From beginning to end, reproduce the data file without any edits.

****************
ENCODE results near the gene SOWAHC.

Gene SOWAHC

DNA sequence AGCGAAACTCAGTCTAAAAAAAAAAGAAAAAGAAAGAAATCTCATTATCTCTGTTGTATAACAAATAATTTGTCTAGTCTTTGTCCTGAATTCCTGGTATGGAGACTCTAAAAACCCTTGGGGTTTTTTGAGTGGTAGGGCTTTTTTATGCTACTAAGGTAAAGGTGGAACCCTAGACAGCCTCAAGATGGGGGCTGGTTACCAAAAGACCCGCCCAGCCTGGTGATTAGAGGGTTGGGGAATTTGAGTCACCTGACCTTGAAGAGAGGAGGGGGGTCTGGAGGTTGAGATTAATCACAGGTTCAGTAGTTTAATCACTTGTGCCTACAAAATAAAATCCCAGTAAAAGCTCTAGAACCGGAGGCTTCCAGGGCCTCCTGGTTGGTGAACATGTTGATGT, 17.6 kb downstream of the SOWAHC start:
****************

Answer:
ENCODE results near the gene SOWAHC.

Gene SOWAHC

DNA sequence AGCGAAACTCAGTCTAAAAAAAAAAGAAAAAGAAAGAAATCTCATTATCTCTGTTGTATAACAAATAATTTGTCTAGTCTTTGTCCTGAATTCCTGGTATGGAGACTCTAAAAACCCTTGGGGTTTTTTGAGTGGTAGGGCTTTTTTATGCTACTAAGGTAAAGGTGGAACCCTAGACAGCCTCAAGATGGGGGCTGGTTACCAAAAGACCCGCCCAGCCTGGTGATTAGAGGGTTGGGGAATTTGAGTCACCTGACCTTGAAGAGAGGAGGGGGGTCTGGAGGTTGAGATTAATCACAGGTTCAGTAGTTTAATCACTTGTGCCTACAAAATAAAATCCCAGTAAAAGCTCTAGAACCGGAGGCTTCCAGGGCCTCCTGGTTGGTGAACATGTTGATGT, 17.6 kb downstream of the SOWAHC start: